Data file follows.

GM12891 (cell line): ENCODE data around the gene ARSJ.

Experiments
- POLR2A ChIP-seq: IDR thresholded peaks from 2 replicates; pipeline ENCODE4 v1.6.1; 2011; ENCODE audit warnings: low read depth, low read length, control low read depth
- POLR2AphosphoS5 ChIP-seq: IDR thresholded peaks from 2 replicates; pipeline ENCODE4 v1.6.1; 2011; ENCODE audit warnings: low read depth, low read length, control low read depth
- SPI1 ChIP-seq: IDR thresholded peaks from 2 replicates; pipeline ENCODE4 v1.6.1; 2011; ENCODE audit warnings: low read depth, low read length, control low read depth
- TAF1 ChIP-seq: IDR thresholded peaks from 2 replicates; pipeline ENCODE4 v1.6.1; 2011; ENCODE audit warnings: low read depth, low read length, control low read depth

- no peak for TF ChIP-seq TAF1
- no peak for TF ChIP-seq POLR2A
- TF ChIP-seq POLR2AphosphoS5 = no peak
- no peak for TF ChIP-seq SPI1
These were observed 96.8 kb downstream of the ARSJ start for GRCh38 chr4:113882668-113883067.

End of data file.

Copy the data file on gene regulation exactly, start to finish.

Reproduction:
GM12891 (cell line): ENCODE data around the gene ARSJ.

Experiments
- POLR2A ChIP-seq: IDR thresholded peaks from 2 replicates; pipeline ENCODE4 v1.6.1; 2011; ENCODE audit warnings: low read depth, low read length, control low read depth
- POLR2AphosphoS5 ChIP-seq: IDR thresholded peaks from 2 replicates; pipeline ENCODE4 v1.6.1; 2011; ENCODE audit warnings: low read depth, low read length, control low read depth
- SPI1 ChIP-seq: IDR thresholded peaks from 2 replicates; pipeline ENCODE4 v1.6.1; 2011; ENCODE audit warnings: low read depth, low read length, control low read depth
- TAF1 ChIP-seq: IDR thresholded peaks from 2 replicates; pipeline ENCODE4 v1.6.1; 2011; ENCODE audit warnings: low read depth, low read length, control low read depth

- no peak for TF ChIP-seq TAF1
- no peak for TF ChIP-seq POLR2A
- TF ChIP-seq POLR2AphosphoS5 = no peak
- no peak for TF ChIP-seq SPI1
These were observed 96.8 kb downstream of the ARSJ start for GRCh38 chr4:113882668-113883067.